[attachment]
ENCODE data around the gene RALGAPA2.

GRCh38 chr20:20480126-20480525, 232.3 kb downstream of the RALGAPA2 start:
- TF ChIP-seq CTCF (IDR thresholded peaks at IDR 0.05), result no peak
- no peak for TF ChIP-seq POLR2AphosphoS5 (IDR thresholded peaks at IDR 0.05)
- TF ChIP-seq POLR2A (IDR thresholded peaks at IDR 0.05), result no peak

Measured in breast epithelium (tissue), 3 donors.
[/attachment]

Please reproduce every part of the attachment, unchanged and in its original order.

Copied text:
ENCODE data around the gene RALGAPA2.

GRCh38 chr20:20480126-20480525, 232.3 kb downstream of the RALGAPA2 start:
- TF ChIP-seq CTCF (IDR thresholded peaks at IDR 0.05), result no peak
- no peak for TF ChIP-seq POLR2AphosphoS5 (IDR thresholded peaks at IDR 0.05)
- TF ChIP-seq POLR2A (IDR thresholded peaks at IDR 0.05), result no peak

Measured in breast epithelium (tissue), 3 donors.